Jakarta. The government has prohibited coal exports in January, citing worries that insufficient supply at domestic power plants could result in widespread blackouts, a senior energy ministry official said on Saturday.
Indonesia relied on the fossil fuel for its power generation, with around 60 percent of its power plants drawing energy from coal. To ensure domestic supply, the country imposes a domestic market obligation (DMO) policy. It requires coal miners to supply 25 percent of annual production to state-owned utility Perusahaan Listrik Negara (PLN) at a maximum price of $70 per metric ton, around half of the current global market price.
The policy seeks to maintain a 20-day coal supply for local power plants, or around 5.1 metric tons. But, as of Jan 1, local coal miners only meet less than 1 percent of the required supply, Ridwan Jamaluddin, the director-general of minerals and coal at the Ministry of Energy and Mineral resources, said in a statement.
"Why is exporting prohibited for everyone? We can't help it, and it's just temporary. If the prohibition is not implemented, over 20 power plants with a combined capacity of 10,850 megawatts will be shut down," Ridwan said in the statement.
"If no strategic actions are taken, a widespread blackout is possible," he said, adding that the government planned to revisit the ban after Jan 5.
This was the second ban in less than one year after the government stopped coal exports from 34 coal miners last August for failing to meet their DMO in the previous seven months.
Arsjad Rasjid, the chairman of the Indonesian Chamber of Commerce and Industry (Kadin), said the chamber supported government policy for ensuring national electricity supply. But, he regretted how the sweeping ban was implemented unilaterally and hastily that could put Indonesia's economic recovery and investment climate in jeopardy.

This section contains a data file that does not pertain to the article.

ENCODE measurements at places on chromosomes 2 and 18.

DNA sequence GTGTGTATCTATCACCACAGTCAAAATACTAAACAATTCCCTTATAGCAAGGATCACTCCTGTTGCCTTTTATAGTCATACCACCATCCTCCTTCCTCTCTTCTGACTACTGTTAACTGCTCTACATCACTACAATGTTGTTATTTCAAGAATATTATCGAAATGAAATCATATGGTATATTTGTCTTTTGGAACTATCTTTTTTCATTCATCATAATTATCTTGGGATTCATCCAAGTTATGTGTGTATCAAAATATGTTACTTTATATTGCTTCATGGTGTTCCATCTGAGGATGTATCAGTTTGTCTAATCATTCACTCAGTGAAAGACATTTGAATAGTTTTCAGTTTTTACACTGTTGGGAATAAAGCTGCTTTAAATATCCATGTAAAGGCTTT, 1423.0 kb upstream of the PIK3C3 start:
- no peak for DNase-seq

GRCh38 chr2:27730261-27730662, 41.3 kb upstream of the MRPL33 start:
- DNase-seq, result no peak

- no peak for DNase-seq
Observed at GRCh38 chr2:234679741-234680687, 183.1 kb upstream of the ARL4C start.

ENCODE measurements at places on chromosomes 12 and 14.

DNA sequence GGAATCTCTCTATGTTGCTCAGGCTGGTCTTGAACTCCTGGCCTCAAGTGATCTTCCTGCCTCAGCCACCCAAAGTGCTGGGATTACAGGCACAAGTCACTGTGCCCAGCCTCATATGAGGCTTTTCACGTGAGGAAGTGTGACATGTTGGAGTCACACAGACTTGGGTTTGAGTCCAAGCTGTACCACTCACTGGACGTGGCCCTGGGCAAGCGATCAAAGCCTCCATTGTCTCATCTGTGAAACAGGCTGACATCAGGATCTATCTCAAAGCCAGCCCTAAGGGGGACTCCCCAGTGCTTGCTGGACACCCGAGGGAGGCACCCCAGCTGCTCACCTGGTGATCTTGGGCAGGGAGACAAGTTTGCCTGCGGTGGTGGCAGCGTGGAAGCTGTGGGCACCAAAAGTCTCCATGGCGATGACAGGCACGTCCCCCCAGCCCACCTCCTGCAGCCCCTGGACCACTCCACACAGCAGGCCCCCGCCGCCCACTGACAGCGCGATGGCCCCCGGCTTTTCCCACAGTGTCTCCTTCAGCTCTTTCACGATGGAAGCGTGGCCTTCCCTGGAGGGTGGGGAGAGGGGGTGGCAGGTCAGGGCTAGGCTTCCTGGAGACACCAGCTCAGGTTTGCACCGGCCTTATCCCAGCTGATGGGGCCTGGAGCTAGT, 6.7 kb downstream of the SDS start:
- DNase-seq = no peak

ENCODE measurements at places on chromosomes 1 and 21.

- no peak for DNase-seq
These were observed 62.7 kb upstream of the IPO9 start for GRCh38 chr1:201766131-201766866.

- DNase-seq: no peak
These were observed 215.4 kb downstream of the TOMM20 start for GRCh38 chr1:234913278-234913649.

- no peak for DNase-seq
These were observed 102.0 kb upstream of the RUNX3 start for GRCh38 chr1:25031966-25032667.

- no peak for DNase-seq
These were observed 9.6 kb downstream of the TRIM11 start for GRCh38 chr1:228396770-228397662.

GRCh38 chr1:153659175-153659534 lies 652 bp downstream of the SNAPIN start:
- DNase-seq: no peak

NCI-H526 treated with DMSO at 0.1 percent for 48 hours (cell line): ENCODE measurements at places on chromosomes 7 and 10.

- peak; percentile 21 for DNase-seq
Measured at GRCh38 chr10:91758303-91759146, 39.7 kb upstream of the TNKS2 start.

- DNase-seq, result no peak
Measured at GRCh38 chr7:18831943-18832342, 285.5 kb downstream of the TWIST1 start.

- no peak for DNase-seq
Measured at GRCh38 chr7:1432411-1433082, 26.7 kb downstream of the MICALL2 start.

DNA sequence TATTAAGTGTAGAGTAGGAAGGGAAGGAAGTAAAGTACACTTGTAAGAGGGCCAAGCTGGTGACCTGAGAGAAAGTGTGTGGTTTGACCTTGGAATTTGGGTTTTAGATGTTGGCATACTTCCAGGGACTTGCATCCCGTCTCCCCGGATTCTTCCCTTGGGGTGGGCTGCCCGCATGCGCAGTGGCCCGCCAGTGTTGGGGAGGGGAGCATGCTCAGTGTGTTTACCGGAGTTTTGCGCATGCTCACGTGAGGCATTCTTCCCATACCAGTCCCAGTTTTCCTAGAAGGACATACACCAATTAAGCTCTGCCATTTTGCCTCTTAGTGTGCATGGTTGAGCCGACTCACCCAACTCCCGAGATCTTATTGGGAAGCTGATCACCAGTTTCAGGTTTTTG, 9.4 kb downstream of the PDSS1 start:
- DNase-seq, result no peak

"The government is not working alone. There is an important role for business in the national economic recovery during the pandemic. So we really hope that government policies that have an impact on the business world and the national economy, such as the ban on coal exports, must be discussed together," Arsjad said.
Arsjad, who is also a president director at one of Indonesia's top coal miner groups, Indika Energy, said the coal price boom in the past few months has helped Indonesia's export to outperform other sectors and helped Indonesia's economy recover.
The Southeast Asian country is the world's largest thermal coal exporter, with an estimated 400 million metric exported in 2020, mainly to China, India, Japan, and South Korea.
Kadin also questioned the government's remark about the domestic coal supply shortage. Arsjad said not all power plants, including those operated by independent power producers, are experiencing critical coal shortages.
"Many Kadin members are coal supplying companies, and they have tried their best to fulfill sales contracts and coal sales regulations for national electricity," Arsjad said.
Therefore, Kadin hoped the government could implement a fair and consistent reward and punishment system, not a sweeping ban for all coal companies.
Arsjad asked the government to review the coal export ban, especially because many miners companies have contracts with foreign countries. Failing to do so would damage the country's image related to policy consistency in doing business.
"Indonesia's reputation as a global coal supplier will be tarnished," Arsjad said.
"Moreover, our efforts to attract investment, as an investor-friendly country and a business climate that is certain and protected by law will degrade its reputation. Investors' interest in the mining, mineral, and coal sectors will diminish because the sectors are considered unable to provide certainty for the businesses," he said.